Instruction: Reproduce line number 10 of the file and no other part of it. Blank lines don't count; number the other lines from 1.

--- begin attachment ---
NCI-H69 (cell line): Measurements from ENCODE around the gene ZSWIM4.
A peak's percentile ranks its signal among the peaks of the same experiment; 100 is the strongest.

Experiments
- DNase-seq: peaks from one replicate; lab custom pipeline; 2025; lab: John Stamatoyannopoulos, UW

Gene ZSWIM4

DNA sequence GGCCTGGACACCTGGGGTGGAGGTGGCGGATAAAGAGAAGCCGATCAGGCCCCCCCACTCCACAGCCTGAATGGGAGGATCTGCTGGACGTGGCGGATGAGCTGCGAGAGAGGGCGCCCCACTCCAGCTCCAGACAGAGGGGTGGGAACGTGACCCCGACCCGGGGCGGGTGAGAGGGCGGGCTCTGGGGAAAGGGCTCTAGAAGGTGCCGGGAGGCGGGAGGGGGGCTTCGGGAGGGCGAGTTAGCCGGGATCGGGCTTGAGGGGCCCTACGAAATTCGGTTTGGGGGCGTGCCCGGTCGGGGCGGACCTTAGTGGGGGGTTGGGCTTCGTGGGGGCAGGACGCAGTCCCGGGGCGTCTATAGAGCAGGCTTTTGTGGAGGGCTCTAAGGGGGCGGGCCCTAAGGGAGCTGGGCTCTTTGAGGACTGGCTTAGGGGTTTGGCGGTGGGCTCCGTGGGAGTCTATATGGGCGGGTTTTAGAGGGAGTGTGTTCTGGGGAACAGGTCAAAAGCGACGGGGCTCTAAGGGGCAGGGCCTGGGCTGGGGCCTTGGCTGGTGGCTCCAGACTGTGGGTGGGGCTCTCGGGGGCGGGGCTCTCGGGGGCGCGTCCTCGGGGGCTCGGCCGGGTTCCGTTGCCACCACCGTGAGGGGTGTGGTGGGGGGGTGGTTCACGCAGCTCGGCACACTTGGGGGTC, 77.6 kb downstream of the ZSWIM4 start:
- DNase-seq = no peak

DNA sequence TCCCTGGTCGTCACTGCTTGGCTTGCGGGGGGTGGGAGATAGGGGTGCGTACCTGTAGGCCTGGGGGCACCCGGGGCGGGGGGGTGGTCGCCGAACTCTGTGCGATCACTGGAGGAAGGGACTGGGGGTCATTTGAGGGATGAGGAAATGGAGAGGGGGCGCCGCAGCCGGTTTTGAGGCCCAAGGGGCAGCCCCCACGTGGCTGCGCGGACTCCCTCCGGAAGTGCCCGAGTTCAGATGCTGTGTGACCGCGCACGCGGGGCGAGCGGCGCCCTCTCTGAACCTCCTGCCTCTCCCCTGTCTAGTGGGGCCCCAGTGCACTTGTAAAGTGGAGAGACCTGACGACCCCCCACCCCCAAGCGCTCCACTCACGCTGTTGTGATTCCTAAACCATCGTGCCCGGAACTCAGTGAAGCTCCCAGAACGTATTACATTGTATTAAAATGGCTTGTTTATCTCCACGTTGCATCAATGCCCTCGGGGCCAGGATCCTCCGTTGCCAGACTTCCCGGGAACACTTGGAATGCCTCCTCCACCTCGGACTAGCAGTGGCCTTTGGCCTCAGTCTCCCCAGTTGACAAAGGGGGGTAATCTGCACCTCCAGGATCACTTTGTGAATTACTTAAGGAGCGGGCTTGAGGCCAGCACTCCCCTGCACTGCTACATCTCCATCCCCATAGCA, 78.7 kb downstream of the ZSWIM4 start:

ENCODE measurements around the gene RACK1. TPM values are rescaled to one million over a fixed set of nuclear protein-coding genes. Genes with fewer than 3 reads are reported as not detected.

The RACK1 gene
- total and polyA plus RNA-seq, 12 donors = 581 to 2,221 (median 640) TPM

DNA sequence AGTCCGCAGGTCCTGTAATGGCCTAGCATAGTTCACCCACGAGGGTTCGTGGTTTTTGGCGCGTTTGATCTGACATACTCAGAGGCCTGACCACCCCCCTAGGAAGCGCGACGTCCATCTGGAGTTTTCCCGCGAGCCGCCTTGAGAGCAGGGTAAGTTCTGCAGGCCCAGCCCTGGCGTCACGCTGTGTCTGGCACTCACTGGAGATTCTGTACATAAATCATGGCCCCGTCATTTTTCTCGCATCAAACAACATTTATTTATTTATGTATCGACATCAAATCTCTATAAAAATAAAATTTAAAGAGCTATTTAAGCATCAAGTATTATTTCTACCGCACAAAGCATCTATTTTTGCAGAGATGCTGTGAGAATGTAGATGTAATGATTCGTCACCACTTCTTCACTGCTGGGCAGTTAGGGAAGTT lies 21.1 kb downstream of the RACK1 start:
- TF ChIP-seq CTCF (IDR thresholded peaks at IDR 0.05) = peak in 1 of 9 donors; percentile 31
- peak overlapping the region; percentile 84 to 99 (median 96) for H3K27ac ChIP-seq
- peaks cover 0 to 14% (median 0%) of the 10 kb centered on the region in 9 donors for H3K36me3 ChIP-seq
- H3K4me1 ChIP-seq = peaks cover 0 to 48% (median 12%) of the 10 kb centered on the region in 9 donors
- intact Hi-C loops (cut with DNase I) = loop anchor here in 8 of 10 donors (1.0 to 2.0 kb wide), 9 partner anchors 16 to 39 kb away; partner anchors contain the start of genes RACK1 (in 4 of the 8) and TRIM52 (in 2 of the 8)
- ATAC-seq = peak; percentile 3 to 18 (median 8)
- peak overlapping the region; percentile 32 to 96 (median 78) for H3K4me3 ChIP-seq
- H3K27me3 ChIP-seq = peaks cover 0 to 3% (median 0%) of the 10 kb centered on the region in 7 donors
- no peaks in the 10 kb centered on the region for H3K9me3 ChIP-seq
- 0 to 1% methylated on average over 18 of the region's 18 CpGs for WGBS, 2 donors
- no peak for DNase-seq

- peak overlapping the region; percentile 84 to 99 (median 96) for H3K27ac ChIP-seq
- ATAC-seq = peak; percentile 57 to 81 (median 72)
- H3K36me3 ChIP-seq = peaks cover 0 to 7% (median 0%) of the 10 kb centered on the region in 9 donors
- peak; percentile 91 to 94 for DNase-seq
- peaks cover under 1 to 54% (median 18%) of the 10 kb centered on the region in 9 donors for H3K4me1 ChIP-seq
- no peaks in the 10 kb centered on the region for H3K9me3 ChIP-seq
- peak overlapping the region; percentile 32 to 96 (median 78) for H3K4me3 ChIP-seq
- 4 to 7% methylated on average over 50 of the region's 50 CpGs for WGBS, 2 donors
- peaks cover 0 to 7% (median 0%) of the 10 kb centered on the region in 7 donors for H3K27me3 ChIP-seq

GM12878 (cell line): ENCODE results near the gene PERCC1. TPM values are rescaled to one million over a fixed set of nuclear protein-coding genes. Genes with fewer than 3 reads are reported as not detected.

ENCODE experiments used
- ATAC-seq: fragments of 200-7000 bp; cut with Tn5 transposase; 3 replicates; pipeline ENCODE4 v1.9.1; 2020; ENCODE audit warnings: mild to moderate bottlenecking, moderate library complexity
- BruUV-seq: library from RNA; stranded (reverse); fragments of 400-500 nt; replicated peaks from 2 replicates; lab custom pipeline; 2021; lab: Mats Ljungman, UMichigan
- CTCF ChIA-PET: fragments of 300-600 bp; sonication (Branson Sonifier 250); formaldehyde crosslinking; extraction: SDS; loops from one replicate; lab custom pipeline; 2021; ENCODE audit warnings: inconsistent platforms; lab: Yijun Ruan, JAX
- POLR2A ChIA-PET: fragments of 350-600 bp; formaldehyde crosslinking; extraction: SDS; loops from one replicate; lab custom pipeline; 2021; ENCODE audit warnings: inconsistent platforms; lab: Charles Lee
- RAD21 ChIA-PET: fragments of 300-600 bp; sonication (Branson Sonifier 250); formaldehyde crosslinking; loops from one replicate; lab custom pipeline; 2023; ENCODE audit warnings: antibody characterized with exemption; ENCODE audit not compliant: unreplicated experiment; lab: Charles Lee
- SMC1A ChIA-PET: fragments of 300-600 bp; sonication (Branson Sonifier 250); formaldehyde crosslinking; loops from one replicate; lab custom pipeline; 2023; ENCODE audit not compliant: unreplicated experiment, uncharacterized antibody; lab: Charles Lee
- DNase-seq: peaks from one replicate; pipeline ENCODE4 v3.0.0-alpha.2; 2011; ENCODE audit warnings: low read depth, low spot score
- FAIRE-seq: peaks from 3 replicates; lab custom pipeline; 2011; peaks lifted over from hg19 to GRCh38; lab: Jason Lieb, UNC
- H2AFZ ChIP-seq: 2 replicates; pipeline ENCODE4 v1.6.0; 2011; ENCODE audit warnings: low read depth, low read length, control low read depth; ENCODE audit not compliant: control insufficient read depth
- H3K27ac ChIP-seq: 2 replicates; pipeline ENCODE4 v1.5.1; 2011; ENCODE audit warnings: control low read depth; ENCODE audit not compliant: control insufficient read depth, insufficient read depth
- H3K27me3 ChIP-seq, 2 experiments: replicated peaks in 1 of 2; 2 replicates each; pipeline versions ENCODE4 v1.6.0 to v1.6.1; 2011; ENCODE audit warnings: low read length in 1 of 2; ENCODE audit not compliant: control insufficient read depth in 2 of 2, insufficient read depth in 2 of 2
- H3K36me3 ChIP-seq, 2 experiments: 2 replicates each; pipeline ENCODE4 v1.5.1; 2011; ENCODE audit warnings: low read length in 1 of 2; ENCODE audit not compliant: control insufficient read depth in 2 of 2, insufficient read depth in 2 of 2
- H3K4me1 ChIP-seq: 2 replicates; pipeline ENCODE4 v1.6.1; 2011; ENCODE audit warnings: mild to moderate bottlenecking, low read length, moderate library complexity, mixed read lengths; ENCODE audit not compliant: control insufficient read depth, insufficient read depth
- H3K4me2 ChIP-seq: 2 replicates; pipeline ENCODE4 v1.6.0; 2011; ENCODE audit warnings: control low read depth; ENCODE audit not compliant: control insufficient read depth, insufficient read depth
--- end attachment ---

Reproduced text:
The RACK1 gene